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hybrid's Avatar
Posts: 42 | Thanked: 3 times | Joined on Jul 2007 @ Park City, Utah, USA
#1
Ever since getting it I could never ping the N800, or ssh to the N800 from other computers on my network. I have a bunch of wired and unwired devices on the network (Windows, Linux, PS3) and they can all see each other just fine.

Strangely, from the N800 I have no problem using ssh or ping to reach other devices. There are no other obvious problems with the N800, or with my network.

Today I solved the problem. I have a Belkin wireless router F5D8230-4. In the router configuration utility there is a page used for setting the channel, SSID and other options. One of those options is called "802.11e QoS" and the options are On or Off. The help page for that option says:

"QoS (Quality of Service) Configuration
QoS prioritizes important data on your network such as multimedia content and voice-over-IP (VoIP) so it will not be interfered with by other data being sent over the network. Based on 802.11e, this feature can be turned on or off and you can choose the acknowledgement mode you want to use. If you plan to stream multimedia content or use VoIP on your network, the QoS feature should be enabled."

I don't remember what the original default setting was (I've had the router for a long time) but with this setting On I can't ping the N800. If I change that to Off, suddenly ping and ssh to the N800 works.

There's still something strange going on. When I first ping the N800 from a Linux box the time bounces around between 38ms and 125ms. While watching that I went to the N800 and started pinging the router itself. The time on the Linux machine pinging the N800 immediately dropped to the 2ms to 3ms range.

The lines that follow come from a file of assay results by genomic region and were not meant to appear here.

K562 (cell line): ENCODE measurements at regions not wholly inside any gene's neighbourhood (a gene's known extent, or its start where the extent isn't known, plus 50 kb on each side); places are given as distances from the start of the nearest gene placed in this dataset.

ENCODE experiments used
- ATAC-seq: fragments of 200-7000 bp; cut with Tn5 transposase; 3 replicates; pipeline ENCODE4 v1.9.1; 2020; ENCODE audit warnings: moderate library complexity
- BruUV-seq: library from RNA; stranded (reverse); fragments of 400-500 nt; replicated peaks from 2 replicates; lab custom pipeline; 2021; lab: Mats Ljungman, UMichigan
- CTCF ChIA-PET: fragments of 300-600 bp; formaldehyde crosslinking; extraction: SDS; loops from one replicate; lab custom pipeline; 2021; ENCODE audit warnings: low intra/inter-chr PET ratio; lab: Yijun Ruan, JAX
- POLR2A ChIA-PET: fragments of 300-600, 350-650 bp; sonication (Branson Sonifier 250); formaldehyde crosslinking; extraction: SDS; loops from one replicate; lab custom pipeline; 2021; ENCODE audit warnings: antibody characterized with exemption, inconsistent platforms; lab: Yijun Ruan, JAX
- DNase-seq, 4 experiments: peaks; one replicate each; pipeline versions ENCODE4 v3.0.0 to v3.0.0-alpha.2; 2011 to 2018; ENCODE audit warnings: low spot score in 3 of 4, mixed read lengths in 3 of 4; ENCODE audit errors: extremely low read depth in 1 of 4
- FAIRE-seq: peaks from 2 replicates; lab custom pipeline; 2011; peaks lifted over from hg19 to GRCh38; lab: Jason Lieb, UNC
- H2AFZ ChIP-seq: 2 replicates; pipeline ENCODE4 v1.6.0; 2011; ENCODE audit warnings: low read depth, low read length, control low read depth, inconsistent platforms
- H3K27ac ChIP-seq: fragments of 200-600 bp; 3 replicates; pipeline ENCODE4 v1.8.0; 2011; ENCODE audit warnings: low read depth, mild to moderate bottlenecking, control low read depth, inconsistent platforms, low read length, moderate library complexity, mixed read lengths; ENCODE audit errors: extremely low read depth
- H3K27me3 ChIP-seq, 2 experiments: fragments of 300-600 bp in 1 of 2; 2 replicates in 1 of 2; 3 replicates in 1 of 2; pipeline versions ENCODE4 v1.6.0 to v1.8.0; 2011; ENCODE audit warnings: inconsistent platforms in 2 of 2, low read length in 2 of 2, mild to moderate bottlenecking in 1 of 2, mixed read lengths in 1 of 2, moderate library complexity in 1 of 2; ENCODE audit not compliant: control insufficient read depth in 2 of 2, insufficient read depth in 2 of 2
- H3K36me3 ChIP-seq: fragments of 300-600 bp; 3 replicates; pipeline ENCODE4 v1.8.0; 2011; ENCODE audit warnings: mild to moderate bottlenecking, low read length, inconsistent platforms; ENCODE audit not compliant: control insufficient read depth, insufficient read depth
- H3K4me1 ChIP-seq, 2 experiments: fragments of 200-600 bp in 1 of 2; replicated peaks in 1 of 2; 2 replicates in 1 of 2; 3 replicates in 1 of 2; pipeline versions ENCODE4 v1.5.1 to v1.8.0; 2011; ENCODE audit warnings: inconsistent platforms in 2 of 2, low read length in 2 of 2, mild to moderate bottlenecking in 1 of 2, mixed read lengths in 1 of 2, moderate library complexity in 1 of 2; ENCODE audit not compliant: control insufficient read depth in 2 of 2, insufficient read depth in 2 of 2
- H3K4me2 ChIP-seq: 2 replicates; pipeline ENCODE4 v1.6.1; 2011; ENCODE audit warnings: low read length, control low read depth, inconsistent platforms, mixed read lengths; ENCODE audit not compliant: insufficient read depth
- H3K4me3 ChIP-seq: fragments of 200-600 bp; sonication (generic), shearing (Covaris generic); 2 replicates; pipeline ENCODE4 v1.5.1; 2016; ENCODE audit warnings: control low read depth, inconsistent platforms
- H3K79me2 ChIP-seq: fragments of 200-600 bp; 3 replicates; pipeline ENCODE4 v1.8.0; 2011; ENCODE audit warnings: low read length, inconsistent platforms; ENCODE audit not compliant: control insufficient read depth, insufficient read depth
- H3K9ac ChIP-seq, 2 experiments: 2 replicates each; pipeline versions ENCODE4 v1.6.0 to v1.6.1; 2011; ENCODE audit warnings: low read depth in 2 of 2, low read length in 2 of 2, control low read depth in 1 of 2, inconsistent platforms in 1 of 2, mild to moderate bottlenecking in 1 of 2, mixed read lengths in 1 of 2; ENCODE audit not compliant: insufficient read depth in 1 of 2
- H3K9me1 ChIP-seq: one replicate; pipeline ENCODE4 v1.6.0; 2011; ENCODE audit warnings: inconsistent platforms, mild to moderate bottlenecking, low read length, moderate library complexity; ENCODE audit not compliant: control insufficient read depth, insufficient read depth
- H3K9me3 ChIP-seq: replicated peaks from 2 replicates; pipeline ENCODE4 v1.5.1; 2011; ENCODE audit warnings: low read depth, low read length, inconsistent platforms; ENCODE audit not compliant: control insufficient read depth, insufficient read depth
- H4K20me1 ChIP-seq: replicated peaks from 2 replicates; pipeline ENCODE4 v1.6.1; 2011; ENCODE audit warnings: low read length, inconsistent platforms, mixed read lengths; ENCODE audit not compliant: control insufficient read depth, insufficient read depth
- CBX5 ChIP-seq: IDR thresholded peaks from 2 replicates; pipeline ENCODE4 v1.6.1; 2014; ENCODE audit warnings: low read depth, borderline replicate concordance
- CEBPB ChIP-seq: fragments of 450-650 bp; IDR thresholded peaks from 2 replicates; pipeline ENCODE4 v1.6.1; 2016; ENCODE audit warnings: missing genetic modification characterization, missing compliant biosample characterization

I have no idea what this all means, but it seems that there is some (bad) interaction between the Belkin router and the N800. I'm going to pick up a new router today and see what happens.

Anyway, I'm really happy to have ssh working to the N800 now. I hope this information is useful to someone else.
 
Posts: 3,401 | Thanked: 1,255 times | Joined on Nov 2005 @ London, UK
#2
This would be very useful as a bug in Bugzilla so that Nokia can investigate and either make the Nokia tablets compatible with 802.11e, or close the bug as won't fix - either way the bug serves to inform other users with the same router or 802.11e feature.
 
hybrid's Avatar
Posts: 42 | Thanked: 3 times | Joined on Jul 2007 @ Park City, Utah, USA
#3
Yep, just wanted to do some more testing. I got myself a new Linksys wireless router (WRT350N) today and it works perfectly (after 20 minutes of testing) with the N800. I have no problem pinging the N800. After confirming that I reflashed the N800 and it's still working perfectly. So I'm convinced the problem is with the Belkin router, not my N800.
 
Posts: 3,401 | Thanked: 1,255 times | Joined on Nov 2005 @ London, UK
#4
I've never liked Belkin, and would not recommend them to other people to be honest... I've found their kit tends not to play nicely with other manufacturers wireless kit and would be doubly suspicious of their Pre-N implementation.

Sadly Belkin hardware is quite cheap and extremely plentiful - they seem to have excellent dealer relationships as their stuff is everywhere on the high street! Near my parents place I did a scan and found 15 access points, half of which were Belkin (default SSID) and all were wide open - I blame PC World (a large computer emporium).
 
Posts: 3,401 | Thanked: 1,255 times | Joined on Nov 2005 @ London, UK
#5
hybrid - I don't know if you've noticed, by Jake from Nokia is asking you for more input on your bug (#1866).
 
Texrat's Avatar
Posts: 11,700 | Thanked: 10,025 times | Joined on Jun 2006 @ North Texas, USA
#6